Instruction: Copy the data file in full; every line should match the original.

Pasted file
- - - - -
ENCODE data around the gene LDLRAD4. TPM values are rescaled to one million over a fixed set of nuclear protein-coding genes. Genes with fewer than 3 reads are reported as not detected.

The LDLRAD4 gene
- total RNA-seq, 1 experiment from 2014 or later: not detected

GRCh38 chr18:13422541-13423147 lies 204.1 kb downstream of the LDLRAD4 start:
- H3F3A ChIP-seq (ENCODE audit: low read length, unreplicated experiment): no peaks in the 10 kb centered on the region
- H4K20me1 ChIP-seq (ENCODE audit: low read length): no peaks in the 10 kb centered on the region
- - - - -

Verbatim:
ENCODE data around the gene LDLRAD4. TPM values are rescaled to one million over a fixed set of nuclear protein-coding genes. Genes with fewer than 3 reads are reported as not detected.

The LDLRAD4 gene
- total RNA-seq, 1 experiment from 2014 or later: not detected

GRCh38 chr18:13422541-13423147 lies 204.1 kb downstream of the LDLRAD4 start:
- H3F3A ChIP-seq (ENCODE audit: low read length, unreplicated experiment): no peaks in the 10 kb centered on the region
- H4K20me1 ChIP-seq (ENCODE audit: low read length): no peaks in the 10 kb centered on the region